Real or fake? How to identify the authenticity of online photos 

photoshopped images
Real or fake?

 

Perhaps just as critical in determining the veracity of a photo is reviewing its context. Who published it and what story is the source trying to tell? It is election season, after all, and everyone has their own agenda.

Former Adobe vice-president Kevin Connor founded Fourandsix Technologies to develop a better system of fact-checking photos. The first thing he suggests people do in photo forensics is reverse-Google the photo to see if it has appeared online before. If you identify a match, check for edits. You should also, advises Connor, research original publish dates.

“For example, it’s not uncommon for an image to appear on social media claiming to be of a crowd in a recent protest, but reverse image searches then reveal that the image was actually taken in a completely different city years earlier.”

Connor developed the website izitru.com to help streamline the verification process. Photographers can upload their original files to its database to authenticate their images.

Last but not least, fact-checkers can run images through error-level analysis (ELA) on websites like fotoforensics.com. An ELA scans the compressed areas to reveal the modified parts of the image. But remain wary of drawing any conclusions.

“At best, ELA might be useful for directing your attention to certain areas of the image that may deserve future scrutiny, but you shouldn’t make any final conclusions based on ELA alone.”

In all cases, the best thing to do in determining image authenticity is to use common sense. Look at an image for clues. The below example shows a woman wearing a laughable t-shirt at a Clinton campaign rally, only to be voided by the original untouched version shared on Twitter.

Fake (obviously)

 

hillary clinton pep rally election 2016
Real/Source: Twitter

Online images are innocent until proven guilty. Use your best judgment to sort the retouched marketing images, most notably in fashion and food ads, from the the news. But when it comes to real stories, we can’t afford fake. Media outlets like the AP forbid manipulation:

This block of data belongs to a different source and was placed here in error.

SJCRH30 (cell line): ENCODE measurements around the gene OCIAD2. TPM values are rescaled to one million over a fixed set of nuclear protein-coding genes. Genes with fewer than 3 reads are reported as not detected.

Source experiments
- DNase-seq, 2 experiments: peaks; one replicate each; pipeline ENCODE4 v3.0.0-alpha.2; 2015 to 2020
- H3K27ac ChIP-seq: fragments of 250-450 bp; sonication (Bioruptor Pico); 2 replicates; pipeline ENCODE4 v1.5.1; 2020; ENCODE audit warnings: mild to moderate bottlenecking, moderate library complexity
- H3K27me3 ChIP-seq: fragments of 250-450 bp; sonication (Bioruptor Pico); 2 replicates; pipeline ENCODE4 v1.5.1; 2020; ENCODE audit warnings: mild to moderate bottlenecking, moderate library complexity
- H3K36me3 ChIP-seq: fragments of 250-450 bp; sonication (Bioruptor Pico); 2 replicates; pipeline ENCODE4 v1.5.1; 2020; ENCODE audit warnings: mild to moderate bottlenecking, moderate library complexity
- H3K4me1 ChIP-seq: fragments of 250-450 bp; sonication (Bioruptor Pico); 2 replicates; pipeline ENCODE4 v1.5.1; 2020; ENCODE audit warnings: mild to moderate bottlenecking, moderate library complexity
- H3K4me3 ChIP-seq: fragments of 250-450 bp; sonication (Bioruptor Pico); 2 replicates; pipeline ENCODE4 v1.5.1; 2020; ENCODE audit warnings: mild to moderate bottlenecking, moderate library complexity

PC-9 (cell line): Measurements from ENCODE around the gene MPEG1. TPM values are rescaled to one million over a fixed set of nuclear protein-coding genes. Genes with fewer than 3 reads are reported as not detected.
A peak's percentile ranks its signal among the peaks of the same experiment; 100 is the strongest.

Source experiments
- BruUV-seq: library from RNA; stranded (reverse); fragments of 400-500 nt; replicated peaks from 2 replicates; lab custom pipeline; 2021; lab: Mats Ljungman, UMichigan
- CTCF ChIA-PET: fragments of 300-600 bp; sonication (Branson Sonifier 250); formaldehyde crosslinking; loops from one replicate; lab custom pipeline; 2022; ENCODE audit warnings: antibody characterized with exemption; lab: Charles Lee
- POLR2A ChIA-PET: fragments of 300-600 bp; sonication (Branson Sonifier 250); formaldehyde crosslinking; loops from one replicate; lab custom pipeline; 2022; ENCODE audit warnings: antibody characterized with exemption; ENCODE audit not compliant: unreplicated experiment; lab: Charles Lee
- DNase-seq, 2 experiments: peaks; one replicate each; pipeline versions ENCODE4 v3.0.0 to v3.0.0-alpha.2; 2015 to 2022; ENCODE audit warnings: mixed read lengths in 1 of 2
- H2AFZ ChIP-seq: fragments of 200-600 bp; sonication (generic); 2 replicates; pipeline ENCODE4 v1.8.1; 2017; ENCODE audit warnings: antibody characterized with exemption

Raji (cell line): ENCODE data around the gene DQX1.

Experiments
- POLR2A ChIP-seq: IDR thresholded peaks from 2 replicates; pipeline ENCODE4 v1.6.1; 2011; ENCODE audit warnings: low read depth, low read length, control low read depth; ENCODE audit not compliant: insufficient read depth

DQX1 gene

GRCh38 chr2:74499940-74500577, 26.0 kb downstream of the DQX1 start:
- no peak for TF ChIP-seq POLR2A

“AP pictures must always tell the truth. We do not alter or digitally manipulate the content of a photograph in any way. The content of a photograph must not be altered in Photoshop or by any other means.”

You shouldn’t believe your eyes: how to identify fake images online

PS: The below image of 300 dead reindeer struck by lightning in Norway last week initially looked photoshopped. But the Norwegian Environment Agency confirmed the report, even capturing a video of the aftermath.

Lightning Kills More Than 300 Reindeer in Rare Mass Death
Image courtesy of Havard Kjontvedt, the Norwegian Nature Inspectorate

Celebrating World Photo Day with a cautionary twist

world photo day

We live in an age of constant photography. It is not just that anyone can share a photo, but anyone can also look artistic doing it too, blurring the line between an amateur and professional photographer. Smartphone accessibility and a high-quality lense reduce the barrier to entry.

While we turned the camera inward with the egotistical selfie, technology has also turned photos into new formats like GIFs, Motion Stills, Prisma art pieces, Instagram Boomerangs and Hyperspaces. Movies are collections of photos as well, albeit frames laced together.

“There are no rules for good photographs, there are only good photographs.” – Ansel Adams 

Photography is just as much about process as is its end-product. Where, when and what camera predetermine the creation process. However, at its essence, photography is the art of noticing.

“The things that deserve our attention are often the things that allude our attention.” – Teju Cole

The challenge today as a photographer is abundance. Since the cloud backs up our photos automatically, we take as many as we want. It is impossible to sort through them let alone remember them. We are so busy capturing, as Om Malik put it, “we confuse photos on our smartphone as memories.” A camera’s memory is infinite; the human brain, distracted and full.

Multiple versions of a photo also make it difficult to select which image is best — companies like EyeM’s The Roll and Microsoft Pix use algorithms to help us decide which version is right for Instagram and which is more suitable for Instagram or Snapchat Stories.

Viewing photos on social media comes with the same overwhelming abundance. 400+ Million photos are shared on Snapchat each day, and more than billion if you combine photos uploaded to Instagram and Facebook. It’s impossible to sort through them all, so we depend on social networks to work their algorithms to show us what’s best.

When we document everything we see, the images lose their meaning. On the other hand, we can look back at photos to see what we missed. Our photos will become the archives for the future to interpret.

The thing about photography is that it always records more than the photographer intends. Photography makes the past present at all times. It changed the world. It gave ordinary people access to their own pasts. – Elizabeth Edwards, In Our Time: The Invention of Photography

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Food porn in the 18th century

food porn and instagram via ikea

There’s a saying in table top advertising or food marketing that goes like this:

“The first taste is always with your eyes.”

Naturally, IKEA made an 18th-century version of social media food porn. The father hires an artist to paint the spread and then has his servicemen carry it around town seeking approval.

Flash forward two hundred years later and the painting is a photograph, and the Internet is where we go for the likes.

Two thumbs up!

(h/t via Kottke)

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